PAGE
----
Jones first moved to the Bay Area in the spring of 1992, when the San Francisco-based Lawyers Committee for Human Rights hired a batch of law students to act as legal observers during the trial of Rodney King's assailants.Then a few paragraphs later:
When the verdicts came down -- not guilty for three of the officers involved, and deadlocked on the fourth -- (Lawyers Committee for Human Rights Executive Director Eva) Paterson's office, like the city, reacted with disbelief. Paterson said she felt like picking up her office chair and hurling it out the window. The staff hit the streets to monitor the demonstrations that erupted in San Francisco. One week later, while Jones was observing the first large rally since the lifting of the city's state of emergency, he got swept up in mass arrests.[emphasis added.]So Jones was NOT arrested at the Rodney King riots in LA but in San Francisco a week later.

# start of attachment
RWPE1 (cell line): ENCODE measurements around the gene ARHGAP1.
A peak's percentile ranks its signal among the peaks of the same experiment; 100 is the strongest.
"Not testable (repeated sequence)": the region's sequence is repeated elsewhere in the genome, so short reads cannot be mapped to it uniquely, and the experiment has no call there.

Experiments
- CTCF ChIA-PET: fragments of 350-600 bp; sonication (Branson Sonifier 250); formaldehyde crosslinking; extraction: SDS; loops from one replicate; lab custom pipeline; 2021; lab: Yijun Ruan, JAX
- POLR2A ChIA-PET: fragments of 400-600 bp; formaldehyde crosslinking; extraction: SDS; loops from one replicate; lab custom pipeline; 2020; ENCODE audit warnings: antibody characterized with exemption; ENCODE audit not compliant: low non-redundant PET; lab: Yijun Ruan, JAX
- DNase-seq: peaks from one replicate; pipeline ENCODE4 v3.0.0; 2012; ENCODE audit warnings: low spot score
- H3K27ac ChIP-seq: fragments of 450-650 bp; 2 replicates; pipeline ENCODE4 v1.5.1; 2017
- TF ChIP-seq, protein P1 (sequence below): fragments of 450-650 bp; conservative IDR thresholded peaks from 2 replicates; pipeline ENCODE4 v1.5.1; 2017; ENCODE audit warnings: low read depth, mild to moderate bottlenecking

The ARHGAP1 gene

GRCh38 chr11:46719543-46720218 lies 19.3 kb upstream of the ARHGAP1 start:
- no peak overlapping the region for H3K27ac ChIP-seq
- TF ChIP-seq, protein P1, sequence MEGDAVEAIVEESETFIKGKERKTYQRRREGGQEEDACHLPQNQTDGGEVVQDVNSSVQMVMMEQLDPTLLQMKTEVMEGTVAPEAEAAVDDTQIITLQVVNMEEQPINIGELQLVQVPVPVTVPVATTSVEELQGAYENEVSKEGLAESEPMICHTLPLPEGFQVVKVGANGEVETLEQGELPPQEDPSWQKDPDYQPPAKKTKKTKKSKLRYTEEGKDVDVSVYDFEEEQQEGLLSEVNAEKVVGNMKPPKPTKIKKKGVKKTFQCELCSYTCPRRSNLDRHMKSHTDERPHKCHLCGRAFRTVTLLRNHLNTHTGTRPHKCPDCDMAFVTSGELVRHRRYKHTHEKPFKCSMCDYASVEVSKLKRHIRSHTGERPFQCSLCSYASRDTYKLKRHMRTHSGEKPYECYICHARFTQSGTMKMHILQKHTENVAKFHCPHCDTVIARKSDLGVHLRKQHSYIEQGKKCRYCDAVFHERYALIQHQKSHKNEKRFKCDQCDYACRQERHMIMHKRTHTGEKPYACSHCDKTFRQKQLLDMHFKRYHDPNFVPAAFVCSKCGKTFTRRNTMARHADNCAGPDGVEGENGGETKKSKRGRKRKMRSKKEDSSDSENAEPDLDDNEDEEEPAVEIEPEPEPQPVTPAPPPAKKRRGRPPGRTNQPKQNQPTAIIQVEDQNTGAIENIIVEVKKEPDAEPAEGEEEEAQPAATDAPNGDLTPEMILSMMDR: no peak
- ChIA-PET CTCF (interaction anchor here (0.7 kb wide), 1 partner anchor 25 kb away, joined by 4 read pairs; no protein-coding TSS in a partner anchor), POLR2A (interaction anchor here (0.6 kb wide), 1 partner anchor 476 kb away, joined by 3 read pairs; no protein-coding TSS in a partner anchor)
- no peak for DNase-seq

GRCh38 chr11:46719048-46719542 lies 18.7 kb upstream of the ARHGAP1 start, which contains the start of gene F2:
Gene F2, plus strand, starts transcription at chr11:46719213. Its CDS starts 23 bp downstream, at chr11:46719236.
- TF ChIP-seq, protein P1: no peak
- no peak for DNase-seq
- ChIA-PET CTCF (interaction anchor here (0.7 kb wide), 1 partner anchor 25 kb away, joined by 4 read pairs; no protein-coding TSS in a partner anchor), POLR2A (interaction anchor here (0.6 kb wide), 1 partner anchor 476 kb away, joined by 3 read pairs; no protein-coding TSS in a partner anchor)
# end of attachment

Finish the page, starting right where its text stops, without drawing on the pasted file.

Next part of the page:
But let's look further into this arrest. Here's Van Jones at Huffingtonpost 2 years ago:
In the wake of the (Rodney King) verdicts, Los Angeles exploded in blood and flames.And the there's Eva Patterson also at Huffingtonpost:
Also that week, there were disturbances and rebellions in 100 other U.S. cities. One of them was San Francisco (where I was then working as a law student intern).
Recently, I discovered an essay that I wrote at the time. It captures the pain, frustration and aspirations of a much younger person. But I think it speaks well to the thought process of many young activists at that time.
Ironically, days after I wrote this essay, San Francisco police officers illegally arrested me and hundreds of other participants in a peaceful protest march.
The District Attorney later dropped the charges against me, and those of us who were unlawfully arrested won a small legal settlement.